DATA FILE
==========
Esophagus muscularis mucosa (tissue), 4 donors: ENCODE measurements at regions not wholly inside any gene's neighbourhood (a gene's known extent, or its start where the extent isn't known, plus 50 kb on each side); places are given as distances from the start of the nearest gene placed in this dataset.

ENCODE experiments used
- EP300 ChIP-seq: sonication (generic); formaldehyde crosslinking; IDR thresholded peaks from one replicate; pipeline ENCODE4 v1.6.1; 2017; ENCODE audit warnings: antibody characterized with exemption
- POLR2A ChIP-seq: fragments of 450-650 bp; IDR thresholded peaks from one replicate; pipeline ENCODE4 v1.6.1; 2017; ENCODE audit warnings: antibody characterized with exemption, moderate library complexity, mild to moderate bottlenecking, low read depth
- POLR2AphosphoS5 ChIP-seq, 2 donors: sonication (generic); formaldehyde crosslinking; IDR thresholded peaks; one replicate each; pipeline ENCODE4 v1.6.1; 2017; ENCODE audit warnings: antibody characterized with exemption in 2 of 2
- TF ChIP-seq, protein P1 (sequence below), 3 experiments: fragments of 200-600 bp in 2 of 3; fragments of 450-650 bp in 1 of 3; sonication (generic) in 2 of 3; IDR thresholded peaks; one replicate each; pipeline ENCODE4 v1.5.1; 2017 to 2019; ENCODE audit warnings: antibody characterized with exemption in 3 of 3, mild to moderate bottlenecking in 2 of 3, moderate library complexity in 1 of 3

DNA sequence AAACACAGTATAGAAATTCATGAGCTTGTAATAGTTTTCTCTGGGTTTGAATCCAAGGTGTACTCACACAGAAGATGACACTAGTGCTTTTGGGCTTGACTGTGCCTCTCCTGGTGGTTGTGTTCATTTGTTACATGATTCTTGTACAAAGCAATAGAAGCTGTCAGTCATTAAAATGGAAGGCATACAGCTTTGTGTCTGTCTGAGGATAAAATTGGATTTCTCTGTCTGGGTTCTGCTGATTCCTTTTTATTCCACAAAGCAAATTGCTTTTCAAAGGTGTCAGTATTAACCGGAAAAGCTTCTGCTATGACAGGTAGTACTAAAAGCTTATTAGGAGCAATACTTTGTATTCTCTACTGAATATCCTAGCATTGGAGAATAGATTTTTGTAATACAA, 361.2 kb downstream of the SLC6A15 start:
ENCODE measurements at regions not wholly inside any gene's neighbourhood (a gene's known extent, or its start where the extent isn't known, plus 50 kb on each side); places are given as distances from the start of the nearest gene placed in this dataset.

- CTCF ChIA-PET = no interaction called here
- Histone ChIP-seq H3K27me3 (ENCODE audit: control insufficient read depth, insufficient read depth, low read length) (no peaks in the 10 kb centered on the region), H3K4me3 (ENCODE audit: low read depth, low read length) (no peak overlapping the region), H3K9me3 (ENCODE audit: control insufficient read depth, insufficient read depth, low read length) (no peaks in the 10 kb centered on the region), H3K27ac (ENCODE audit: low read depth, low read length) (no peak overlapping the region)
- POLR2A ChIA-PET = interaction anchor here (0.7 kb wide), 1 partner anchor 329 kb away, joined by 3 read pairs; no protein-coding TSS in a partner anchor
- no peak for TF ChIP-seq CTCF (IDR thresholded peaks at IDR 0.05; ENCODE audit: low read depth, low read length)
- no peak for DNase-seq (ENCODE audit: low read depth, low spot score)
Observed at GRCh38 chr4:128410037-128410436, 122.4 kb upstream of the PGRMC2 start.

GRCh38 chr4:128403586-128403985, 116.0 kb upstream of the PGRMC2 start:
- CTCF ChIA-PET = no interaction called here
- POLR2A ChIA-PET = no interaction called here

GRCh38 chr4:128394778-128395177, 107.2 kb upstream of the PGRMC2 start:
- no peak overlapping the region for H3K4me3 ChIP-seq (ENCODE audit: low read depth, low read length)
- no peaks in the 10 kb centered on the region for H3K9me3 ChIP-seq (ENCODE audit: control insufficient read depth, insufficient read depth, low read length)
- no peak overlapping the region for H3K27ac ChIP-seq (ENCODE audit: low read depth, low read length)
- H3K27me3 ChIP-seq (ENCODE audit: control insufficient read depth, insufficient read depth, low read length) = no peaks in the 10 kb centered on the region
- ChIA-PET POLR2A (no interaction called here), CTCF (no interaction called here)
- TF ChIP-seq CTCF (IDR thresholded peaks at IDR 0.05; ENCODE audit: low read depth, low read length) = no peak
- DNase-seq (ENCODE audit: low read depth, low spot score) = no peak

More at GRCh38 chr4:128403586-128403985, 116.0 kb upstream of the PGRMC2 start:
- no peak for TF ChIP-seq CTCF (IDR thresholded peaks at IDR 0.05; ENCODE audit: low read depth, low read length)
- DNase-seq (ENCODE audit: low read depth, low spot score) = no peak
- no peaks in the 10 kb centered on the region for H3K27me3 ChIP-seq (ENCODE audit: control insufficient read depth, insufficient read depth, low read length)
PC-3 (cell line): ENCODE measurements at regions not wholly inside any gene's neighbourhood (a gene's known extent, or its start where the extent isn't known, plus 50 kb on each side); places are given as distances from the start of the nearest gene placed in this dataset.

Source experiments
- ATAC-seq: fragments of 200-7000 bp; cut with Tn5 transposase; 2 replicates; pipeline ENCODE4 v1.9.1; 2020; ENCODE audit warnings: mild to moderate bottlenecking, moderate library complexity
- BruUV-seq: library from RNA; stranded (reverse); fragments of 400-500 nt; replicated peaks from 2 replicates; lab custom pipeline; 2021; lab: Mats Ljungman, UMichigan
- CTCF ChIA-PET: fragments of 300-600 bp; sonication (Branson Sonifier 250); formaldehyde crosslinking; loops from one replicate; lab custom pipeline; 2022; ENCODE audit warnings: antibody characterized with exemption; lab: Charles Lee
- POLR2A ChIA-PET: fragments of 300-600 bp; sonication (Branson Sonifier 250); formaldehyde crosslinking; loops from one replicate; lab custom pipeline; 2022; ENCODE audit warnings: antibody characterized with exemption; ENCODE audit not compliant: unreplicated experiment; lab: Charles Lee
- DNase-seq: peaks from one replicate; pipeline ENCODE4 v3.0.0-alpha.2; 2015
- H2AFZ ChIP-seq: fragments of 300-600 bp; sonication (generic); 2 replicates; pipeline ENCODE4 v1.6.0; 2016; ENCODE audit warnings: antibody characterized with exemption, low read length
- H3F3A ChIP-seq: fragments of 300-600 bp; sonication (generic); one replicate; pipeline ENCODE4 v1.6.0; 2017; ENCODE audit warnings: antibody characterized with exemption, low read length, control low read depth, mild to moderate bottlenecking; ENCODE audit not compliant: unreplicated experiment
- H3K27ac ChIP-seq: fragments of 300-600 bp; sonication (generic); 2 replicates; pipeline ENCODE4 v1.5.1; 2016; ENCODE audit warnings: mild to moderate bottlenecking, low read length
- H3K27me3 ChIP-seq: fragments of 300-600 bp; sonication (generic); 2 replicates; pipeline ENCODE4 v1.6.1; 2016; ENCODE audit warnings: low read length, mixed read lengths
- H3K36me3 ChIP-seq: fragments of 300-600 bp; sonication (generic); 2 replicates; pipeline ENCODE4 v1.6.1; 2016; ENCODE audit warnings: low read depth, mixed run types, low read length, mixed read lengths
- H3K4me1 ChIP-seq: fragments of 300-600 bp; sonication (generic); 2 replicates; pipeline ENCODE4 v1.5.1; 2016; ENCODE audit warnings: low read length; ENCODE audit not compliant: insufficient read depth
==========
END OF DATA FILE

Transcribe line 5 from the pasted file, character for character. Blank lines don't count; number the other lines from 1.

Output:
- POLR2AphosphoS5 ChIP-seq, 2 donors: sonication (generic); formaldehyde crosslinking; IDR thresholded peaks; one replicate each; pipeline ENCODE4 v1.6.1; 2017; ENCODE audit warnings: antibody characterized with exemption in 2 of 2